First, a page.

ST. ADALBERT PARISH was established by Bishop RICHARD GILMOUR in 1883 to serve the growing population of Bohemian (CZECH) Catholics living east of Willson Avenue (East 55th Street). Rapid industrialization in the west Broadway neighborhood surrounding ST. WENCESLAS CHURCH during the late 1870s and early 1880s induced a large number of Bohemian parishioners to migrate eastward. A committee of local men organized the St. Adalbert Society and opened a school in Stehlik's Hall at Garden (Central Avenue) and Lincoln (East 83rd Street) Avenues in 1882 so their children would not have to trek some four miles to St. Wencelas School every day. With the support of Father Anthony Hynek, pastor of St. Wenceslas, the society then launched a fundraising campaign for a church and school in their neighborhood.

Taking note of these local efforts, Bishop Gilmour sanctioned the establishment of a church and school in the newly formed St. Adalbert Parish on January 1, 1883. Although a frame church and school, located at 307 Lincoln Avenue, was completed in late 1883, the parish went without a pastor until 1888 when Father John W. Malecha was appointed to lead St. Adalbert. In 1890, the SISTERS OF NOTRE DAME replaced lay teachers at the parish school. Following the death of Father Malecha on July 25, 1904, the parish community welcomed Father Ladislas Kloucek as its new pastor. Father Kloucek served until 1907 when Father John W. Becka was appointed to lead St. Adalbert.

The influx of Bohemian immigrants to the parish in the early years of the twentieth century strained the physical plant of the small frame church and the parish community invested in the construction of a larger sanctuary. On October 8, 1911, Bishop JOHN P. FARRELLY laid the cornerstone of the new Romanesque-style church at 2347 East 83rd Street. The twin-towered, brick-and-stone church, with a statue of St. Adalbert placed above the main entrance, was completed in early 1912 at the cost of $50,000.

Following WORLD WAR I, a small number of parishioners left the neighborhood. The outmigration of Bohemian Catholics out of the parish grew in strength and intensity over the next four decades and non-Catholic AFRICAN AMERICANS were the majority population in St. Adalbert by the 1960s. Father Becka left the parish in 1943 and Father Joseph M. Andel, assistant pastor of St. Procop Parish, became the pastor. After years of declining enrollment and rising costs, the Diocese of Cleveland closed the parish school in 1946. Father Francis M. Maruna, assistant pastor of St. John Nepomucene Parish, succeeded Father Andel in 1953 and Father Clarence A. Liederbach, assistant pastor of Holy Family Parish, succeeded Father Maruna in 1955. On April 20, 1958, Bishop EDWARD F. HOBAN celebrated Mass at St. Adalbert Church to mark the 75th anniversary of the establishment of the parish. The Diocese assigned Father Liederbach to the Holy Family Parish in June 1960 and appointed Father Paul J. Hritz, professor at ST. JOHN COLLEGE, as an administrator of St. Adalbert Parish.

Since the Bohemian congregation of St. Adalbert dwindled to some sixty families by 1960 and the church of the neighboring African-American parish, OUR LADY OF THE BLESSED SACRAMENT, was in need of major and costly repairs, the Diocese merged the two parishes on February 5, 1961. Once the Diocese closed their church, the large congregation of Our Lady of the Blessed Sacrament filled the pews at St. Adalbert Church on East 83rd Street. Bishop Hoban designated the name of Our Lady of the Blessed Sacrament as a secondary title of the parish in deference to the Bohemian heritage of the original parish of St. Adalbert. The Diocese placed the restructured St. Adalbert Parish in the able hands of the priests of the Precious Blood Order of Carthagena, Ohio, who had managed Our Lady of the Blessed Sacrament parish since 1937, and appointed Father Leonard Sudhoff as pastor. The parish school of Our Lady of the Blessed Sacrament remained open until the construction of a new St. Adalbert school at 2345 East 83rd Street on September 4, 1962. The Sisters of the Blessed Sacrament, who had directed Our Lady of the Blessed Sacrament school since 1924, relocated to St. Adalbert and took over the administration of the parish school.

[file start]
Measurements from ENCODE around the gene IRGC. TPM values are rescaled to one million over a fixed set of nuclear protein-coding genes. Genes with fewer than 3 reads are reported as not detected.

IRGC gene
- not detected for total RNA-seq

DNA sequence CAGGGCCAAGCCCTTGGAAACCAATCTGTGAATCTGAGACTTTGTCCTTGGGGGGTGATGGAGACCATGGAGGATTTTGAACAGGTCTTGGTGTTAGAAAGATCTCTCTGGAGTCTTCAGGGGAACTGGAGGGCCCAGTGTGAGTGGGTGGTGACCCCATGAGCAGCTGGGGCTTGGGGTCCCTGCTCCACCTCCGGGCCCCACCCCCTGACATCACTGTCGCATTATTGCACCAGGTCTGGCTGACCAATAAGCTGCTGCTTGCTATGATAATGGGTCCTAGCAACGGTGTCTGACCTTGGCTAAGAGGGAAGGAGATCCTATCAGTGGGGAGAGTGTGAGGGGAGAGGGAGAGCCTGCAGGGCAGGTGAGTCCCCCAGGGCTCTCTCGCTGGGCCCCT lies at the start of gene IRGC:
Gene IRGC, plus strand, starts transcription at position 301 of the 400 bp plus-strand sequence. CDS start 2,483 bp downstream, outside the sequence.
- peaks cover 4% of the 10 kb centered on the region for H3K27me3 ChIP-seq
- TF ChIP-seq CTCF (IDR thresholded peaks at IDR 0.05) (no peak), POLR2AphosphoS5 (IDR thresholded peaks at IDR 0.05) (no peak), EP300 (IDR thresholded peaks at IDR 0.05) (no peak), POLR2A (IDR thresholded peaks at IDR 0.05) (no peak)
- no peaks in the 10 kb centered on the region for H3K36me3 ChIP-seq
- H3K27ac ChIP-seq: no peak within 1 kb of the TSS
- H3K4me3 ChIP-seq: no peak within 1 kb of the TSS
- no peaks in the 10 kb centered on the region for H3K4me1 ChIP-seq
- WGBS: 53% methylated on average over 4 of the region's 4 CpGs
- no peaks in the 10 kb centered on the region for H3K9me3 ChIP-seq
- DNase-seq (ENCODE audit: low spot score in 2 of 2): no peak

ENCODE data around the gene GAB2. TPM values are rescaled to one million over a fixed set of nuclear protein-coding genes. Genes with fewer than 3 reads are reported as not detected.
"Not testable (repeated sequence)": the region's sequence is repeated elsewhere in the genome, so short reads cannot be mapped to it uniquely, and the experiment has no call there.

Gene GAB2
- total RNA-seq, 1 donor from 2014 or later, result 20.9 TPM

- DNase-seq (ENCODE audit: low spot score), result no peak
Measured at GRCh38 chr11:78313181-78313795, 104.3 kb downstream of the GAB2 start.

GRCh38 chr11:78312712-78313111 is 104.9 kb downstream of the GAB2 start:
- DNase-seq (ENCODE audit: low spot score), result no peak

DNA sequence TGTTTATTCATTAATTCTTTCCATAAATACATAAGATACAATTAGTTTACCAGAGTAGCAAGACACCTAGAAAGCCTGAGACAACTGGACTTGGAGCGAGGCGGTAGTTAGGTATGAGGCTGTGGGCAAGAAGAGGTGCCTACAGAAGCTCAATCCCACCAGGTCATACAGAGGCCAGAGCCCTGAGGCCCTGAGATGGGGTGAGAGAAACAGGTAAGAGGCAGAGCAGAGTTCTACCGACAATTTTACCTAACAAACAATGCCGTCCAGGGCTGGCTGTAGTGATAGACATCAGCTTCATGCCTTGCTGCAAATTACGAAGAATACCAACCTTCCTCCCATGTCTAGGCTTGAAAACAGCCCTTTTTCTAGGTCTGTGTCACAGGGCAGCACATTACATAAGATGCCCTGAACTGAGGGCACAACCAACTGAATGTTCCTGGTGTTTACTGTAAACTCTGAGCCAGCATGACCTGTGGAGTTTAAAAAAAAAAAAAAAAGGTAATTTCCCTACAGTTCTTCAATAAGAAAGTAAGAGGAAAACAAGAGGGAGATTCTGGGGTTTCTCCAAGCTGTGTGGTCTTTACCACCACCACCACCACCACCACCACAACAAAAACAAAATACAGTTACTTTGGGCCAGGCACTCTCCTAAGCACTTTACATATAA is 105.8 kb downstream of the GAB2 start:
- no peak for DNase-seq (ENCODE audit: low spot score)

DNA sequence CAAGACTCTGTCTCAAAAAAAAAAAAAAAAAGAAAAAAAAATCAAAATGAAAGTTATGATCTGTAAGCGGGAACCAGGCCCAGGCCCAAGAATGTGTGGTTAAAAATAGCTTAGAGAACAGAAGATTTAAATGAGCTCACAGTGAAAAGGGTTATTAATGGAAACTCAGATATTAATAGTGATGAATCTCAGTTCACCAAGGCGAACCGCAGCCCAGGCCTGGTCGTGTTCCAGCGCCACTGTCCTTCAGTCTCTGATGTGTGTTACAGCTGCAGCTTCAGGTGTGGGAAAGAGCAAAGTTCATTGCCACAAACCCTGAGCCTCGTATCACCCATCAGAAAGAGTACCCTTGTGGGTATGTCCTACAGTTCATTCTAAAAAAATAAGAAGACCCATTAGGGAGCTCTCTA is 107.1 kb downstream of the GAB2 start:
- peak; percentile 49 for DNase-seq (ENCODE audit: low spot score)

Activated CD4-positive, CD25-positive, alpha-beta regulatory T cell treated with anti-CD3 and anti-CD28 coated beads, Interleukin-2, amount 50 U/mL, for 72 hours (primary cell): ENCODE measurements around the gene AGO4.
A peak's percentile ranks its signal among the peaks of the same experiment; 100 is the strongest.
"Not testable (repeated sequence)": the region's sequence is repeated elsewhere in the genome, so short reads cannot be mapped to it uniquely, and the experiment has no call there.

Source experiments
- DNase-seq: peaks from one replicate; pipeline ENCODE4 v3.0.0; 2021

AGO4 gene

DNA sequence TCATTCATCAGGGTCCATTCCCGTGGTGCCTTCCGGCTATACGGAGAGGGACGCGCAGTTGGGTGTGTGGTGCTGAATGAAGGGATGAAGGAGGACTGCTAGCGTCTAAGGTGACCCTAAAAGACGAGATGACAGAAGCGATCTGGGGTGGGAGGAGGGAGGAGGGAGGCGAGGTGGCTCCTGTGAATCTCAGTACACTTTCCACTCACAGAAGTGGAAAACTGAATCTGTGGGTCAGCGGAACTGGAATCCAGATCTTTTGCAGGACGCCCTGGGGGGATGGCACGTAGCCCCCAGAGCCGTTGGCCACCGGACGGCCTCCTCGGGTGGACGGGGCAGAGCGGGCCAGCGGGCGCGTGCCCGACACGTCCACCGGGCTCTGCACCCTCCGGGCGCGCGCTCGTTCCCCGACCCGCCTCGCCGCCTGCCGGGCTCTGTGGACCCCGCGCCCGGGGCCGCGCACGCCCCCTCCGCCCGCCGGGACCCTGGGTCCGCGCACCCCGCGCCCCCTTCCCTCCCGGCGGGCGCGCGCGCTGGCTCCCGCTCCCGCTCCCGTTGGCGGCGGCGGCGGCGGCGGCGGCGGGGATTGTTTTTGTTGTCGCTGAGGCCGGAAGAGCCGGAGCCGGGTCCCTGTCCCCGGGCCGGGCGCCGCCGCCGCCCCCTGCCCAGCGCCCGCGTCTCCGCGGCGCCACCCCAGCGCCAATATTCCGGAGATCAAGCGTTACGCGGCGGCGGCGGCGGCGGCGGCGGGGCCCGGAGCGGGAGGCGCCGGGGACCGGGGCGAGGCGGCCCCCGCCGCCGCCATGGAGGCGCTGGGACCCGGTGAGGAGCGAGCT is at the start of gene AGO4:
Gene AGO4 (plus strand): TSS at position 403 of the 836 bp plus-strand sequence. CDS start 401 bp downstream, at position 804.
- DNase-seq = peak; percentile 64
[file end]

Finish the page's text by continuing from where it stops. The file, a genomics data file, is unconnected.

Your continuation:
Father Frederick O'Brien succeeded Father Sudhoff in 1965 and served at St. Adalbert until January 1970. From June 1969 until his departure, Father O'Brien shared in pastoral duties with Father Gene (Eugene) R. Wilson, the first Cleveland African American ordained as Catholic priest. Father Wilson took over the pastorate at St. Adalbert in 1970, becoming the first black pastor in the Diocese of Cleveland. During his tenure, Father Wilson worked on developing an effective lay leadership and welcoming African Americans into the Catholic fold. After Father Wilson left the parish in 1978, Father Jerome Steinbrunner served as pastor at St. Adalbert until 1999. Although the Sisters of the Blessed Sacrament left the parish in 1985, the parish school successfully maintained its strong academic tradition with an all-lay teaching staff. On July 1, 1999, Father Kenneth Pleiman was assigned to lead St. Adalbert.

Citing declining membership and rising maintenance costs, the Diocese of Cleveland closed the historic St. Adalbert Church on June 6, 2010. More than 200 parishioners were forced to look for a new spiritual home. St. Adalbert School, however, remained open. In August 2012, following a successful appeal to the Vatican by parishioners to reverse the diocesan decision, St. Adalbert Church re-opened.

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Kaczynski, Charles R., ed., People of Faith: Parishes and Religious Communities of the Diocese of Cleveland (Cleveland, OH: Roman Catholic Diocese of Cleveland, 1998).

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